• Spots turn to grayish brown with a yellow margin as infected leaves age

Powdery mildew

  • Powdery mildew has a distinctive powdery white appearance at all stages of infection, making it easy to distinguish from soybean rust

Soybean Rust

  • Early Symptoms: Small gray lesions on the underside of lower leaves; lesions increase in size and become tan or reddish brown.

  • Later Symptoms: Leaves of the whole plant turn yellow, and small brown or reddish raised pustules appear; the resulting necrosis causes leaves to drop.

If you think you might have soybean rust contract your County Extension Educator as soon as possible!

More information see: United Soybean Board, Soybean Rust Pest Alert, Soybean Diseases


Think Weeds in the Fall!
In the fall, weeds are fully-grown and easily identified. Correctly identifying and recording significant weed infestations and their location is helpful for improving weed management decisions. Knowing the weed type and biology (broadleaf, grass, sedge, summer or winter annual, biennial, or perennial) is critical in selecting the right weed control measures. Remember, while herbicides are widely used for weed control other methods like crop rotation, cultivation, proper fertilization, planting dates, banding pre-emergence herbicides, crop spacing, plant populations, cover crops and combinations of these techniques should also be considered as part of an integrated weed control program. Conduct your fall weed surveys from late August through October. Sketch out a map of the field, walk each 1/4 of the field, and record the identity and relative infestation of the significant populations of weeds you observe. While no economic thresholds have been developed for weeds in New York, we recommend using a weed rating scale. The following scale can help you determine the severity of weed infestations in cornfields.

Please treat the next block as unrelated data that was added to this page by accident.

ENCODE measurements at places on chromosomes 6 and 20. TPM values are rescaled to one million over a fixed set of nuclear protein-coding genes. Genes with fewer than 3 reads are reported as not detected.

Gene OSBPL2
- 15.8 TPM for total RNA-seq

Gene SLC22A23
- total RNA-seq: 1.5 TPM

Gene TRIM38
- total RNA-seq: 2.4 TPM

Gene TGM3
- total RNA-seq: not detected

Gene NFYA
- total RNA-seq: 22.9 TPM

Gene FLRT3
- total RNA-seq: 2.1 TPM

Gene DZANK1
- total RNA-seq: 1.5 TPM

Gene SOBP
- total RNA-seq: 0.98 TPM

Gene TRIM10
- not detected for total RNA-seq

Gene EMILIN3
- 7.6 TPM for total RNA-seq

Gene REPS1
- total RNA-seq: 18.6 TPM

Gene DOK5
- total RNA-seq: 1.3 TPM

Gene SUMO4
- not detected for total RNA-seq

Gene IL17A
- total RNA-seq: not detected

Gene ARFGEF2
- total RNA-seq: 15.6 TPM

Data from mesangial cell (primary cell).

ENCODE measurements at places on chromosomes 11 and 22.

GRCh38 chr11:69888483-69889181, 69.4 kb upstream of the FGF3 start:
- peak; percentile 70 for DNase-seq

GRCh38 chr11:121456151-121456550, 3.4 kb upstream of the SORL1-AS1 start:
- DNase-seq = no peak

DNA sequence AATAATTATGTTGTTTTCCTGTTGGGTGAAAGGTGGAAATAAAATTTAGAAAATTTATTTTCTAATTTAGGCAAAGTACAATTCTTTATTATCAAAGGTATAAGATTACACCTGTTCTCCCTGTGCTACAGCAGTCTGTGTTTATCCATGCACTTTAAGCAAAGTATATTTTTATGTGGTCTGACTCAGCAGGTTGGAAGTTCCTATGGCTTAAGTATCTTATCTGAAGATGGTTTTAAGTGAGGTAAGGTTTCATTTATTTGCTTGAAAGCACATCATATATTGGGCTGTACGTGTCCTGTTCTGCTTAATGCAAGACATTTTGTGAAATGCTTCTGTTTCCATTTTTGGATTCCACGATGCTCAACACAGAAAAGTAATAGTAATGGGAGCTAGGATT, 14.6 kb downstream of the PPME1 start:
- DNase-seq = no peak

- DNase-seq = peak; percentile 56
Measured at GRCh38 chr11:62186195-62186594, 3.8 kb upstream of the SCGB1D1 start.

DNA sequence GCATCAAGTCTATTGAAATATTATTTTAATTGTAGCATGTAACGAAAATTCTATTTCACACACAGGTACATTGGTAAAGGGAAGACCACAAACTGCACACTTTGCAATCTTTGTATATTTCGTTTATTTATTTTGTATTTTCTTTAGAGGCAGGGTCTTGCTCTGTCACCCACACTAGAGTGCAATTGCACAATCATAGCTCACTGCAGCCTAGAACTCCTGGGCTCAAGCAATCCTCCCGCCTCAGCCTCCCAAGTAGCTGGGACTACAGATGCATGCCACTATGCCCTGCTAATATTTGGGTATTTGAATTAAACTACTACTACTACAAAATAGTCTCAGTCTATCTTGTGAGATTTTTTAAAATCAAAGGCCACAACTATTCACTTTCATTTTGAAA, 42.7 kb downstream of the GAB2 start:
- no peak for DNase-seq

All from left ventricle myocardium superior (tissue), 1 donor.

Evaluating Weed Presence- Weed Rating Scale:
Determine the intensity of each weed species as follows:

None: No weeds present

Few: Weeds present but very few plants within the field. Enough plants to produce seed but not enough to cause significant economic loss in the current year.

Common: Plants dispersed throughout the field, an average of no more than 1 plant per 3 feet (.91m)
of row, or scattered spots of moderate infestation.

Abundant: Fairly uniform concentrations across field. Average concentrations of no more than 1 plant per foot (.30m) of row or scattered spots of severe infestations.

Extreme: More than 1 plant per foot (.30m) of row for broadleaf weeds and 3 plants per foot of row for grasses, or large areas of severe infestations.

So take a few minutes and encourage growers to look at their fields---it will help save on weed control costs and increase crop production. Remember, if you don't look, you will never know. For more information on weeds in corn checkout our online publication: Weeds in Field Corn


Potato Leafhopper
I found only a few potato leafhoppers in alfalfa fields this last week at SUNY Cobleskill. For management information check our on-line IPM guides: IPM for Potato Leafhopper in Alfalfa

Thanks to: Keith Waldron and Julie Stavisky (NYS IPM) for contributing to this week's report.

Ken Wise